Toronto rocker Jack De Keyzer gets to do what he wants every day


By Steve Newton

His name might not be particularly well-known to the common Canadian music fan, but Toronto rocker Jack De Keyzer has been a fixture on this country’s recording and performing scene for most of his 35 years.

While still in his teens, De Keyzer joined Canuck harp legend King Biscuit Boy’s band and began touring across the country. Then he took on a four-year stint with Ronnie Hawkins, logging still more miles while playing everything from the fanciest ballrooms to the scariest biker bars.

A brief stint with New York rockabilly revivalist Robert Gordon led to De Keyzer’s enlistment in the Bopcats, the nation’s finest entry into the Stray Cats-dominated rockabilly craze of the early ’80s. After a couple of albums, the Bopcats burned out—“It was a good live band, but the records didn’t turn out like I wanted them to,” says De Keyzer—and the Rock Angels rose from the ashes.

About four years ago, De Keyzer decided to try things under his own name, and the decision paid off: his new album, Hard Working Man, is the most impressive Canadian blues-rock debut since Colin James flew onto the scene. De Keyzer’s stage shows are equally powerful…but that’s something that you can find out for yourself when he plays the Town Pump this Friday and Saturday (March 15 and 16).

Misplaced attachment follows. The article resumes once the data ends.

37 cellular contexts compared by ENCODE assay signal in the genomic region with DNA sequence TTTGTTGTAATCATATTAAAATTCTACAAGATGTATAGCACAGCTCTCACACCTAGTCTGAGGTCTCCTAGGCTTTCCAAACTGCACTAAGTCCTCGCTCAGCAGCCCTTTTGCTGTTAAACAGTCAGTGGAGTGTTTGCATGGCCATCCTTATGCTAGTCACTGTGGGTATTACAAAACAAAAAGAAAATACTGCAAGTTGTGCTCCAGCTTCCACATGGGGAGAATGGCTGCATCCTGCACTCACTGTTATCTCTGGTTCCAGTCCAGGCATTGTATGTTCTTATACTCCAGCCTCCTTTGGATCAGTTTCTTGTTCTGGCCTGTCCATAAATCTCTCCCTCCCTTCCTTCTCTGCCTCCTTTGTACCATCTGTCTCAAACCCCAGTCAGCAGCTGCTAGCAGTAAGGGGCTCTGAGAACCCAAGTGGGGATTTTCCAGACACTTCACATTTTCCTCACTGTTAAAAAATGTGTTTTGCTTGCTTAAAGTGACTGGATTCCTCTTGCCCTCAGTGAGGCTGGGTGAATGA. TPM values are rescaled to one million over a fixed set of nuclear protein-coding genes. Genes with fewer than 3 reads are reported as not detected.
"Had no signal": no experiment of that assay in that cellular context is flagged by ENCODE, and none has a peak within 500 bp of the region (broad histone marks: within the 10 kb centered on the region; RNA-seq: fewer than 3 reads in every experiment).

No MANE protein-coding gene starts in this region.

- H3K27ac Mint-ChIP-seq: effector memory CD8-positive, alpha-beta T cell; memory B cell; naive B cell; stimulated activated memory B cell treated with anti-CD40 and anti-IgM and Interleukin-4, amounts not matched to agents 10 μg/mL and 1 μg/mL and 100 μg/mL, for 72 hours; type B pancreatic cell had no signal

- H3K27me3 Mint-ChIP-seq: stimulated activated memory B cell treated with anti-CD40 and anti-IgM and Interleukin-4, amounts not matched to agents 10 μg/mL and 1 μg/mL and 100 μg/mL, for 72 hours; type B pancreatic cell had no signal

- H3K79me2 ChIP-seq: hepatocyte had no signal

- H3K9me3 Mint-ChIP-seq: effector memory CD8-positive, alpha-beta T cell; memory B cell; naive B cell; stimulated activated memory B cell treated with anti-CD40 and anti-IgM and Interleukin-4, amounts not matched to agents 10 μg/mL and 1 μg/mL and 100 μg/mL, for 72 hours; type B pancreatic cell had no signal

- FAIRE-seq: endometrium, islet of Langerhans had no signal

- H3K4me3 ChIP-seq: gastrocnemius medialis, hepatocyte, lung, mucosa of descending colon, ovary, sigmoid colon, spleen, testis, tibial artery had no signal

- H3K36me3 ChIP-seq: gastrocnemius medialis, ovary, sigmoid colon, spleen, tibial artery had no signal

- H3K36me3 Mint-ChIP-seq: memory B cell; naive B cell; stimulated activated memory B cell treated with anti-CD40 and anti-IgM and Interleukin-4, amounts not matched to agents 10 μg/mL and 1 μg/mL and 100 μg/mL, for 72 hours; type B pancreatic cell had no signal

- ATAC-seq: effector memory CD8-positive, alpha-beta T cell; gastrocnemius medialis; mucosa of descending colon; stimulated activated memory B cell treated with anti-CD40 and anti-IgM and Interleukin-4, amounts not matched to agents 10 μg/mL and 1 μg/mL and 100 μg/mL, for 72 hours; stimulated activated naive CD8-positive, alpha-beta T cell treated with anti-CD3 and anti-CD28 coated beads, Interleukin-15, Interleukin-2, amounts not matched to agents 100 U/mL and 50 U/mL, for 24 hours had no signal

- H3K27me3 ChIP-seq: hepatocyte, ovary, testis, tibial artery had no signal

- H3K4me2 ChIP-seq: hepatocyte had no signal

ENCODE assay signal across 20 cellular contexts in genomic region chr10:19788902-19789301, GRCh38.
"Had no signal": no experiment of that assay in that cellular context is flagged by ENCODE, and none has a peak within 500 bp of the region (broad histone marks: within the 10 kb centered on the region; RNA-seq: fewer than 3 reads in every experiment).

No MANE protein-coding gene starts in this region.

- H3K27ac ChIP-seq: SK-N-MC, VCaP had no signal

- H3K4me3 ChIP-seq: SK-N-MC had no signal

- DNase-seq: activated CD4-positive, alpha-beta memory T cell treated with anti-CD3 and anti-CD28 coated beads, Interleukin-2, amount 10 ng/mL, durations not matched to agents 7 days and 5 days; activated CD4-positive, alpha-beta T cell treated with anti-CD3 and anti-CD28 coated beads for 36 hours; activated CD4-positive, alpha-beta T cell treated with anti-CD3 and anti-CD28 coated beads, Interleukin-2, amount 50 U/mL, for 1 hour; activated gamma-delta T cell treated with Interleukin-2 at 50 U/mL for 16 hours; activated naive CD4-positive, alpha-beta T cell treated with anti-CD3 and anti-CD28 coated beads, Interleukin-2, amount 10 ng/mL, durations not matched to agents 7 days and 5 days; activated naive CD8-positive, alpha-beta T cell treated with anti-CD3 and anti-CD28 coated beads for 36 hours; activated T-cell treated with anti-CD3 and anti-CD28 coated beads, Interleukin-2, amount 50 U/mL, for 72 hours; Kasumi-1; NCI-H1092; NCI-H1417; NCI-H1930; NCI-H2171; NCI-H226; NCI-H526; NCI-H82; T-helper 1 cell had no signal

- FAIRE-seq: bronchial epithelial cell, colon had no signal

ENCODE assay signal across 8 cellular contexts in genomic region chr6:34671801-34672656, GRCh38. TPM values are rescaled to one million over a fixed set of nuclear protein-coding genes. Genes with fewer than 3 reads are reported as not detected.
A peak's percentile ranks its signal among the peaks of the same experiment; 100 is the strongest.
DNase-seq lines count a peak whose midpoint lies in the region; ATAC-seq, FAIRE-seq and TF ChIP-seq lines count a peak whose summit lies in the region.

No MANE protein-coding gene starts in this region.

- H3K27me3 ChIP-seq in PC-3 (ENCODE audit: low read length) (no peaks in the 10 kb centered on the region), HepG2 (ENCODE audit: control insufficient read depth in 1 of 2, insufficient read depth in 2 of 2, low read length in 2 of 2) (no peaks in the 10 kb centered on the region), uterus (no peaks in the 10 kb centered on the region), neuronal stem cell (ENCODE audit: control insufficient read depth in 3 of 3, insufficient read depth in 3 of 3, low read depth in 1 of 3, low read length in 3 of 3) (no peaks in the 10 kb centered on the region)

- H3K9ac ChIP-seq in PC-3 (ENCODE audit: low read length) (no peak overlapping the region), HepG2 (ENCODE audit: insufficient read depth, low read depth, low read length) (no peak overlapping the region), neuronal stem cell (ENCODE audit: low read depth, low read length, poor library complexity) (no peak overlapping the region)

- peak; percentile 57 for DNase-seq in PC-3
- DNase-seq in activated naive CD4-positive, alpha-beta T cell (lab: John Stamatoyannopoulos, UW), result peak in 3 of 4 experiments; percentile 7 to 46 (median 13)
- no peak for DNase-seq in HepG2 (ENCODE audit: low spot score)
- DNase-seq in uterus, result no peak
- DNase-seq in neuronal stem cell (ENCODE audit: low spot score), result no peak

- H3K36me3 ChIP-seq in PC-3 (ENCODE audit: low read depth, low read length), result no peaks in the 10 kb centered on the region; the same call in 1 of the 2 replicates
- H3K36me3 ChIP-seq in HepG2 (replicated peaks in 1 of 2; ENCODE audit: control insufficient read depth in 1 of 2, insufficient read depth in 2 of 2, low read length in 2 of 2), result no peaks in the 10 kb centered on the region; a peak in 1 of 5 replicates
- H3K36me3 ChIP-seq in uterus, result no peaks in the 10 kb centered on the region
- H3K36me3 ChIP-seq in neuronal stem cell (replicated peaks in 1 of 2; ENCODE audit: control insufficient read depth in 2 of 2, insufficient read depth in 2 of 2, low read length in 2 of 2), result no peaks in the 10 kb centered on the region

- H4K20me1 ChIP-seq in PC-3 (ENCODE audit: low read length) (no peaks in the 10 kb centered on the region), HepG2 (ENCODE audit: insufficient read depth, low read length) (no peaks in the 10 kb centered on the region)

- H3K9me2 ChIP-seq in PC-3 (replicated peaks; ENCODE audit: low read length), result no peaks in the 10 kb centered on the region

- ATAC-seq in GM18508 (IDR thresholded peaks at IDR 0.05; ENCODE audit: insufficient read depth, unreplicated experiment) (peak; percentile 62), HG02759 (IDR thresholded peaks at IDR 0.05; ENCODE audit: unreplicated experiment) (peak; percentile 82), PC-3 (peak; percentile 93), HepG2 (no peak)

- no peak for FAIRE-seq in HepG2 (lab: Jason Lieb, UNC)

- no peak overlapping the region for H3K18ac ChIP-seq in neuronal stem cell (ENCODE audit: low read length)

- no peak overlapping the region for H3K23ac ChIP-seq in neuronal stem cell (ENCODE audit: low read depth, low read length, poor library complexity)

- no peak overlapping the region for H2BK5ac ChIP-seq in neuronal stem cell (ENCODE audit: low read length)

Although his road to today’s solo success has been a long one in both miles and years, De Keyzer claims he’s never had second thoughts about his chosen field and its trials. “I’ve been playing professionally since I was 15, and it’s a great way to make a living. I get to do what I want to do every day: play music and write music and travel.”

De Keyzer has seen a lot of musical fads come and go during his tenure as a hired guitar gun, band member, and solo artist, but one fad that he thinks has proven fortunate for the Canadian music scene is video.

“I think video has given a national unity to rock ’n’ roll,” he says. “I’ve been traveling across this country since I was about 18, and even in those 17 years I’ve probably only been to Vancouver a dozen times. That’s more than a lot of people, but still it’s been pretty hard to get a national kind of exposure happening in the past. Now, with video, it’s like bang—people in St. John’s can see the Grapes of Wrath and people in Vancouver can see Figgy Duff.”

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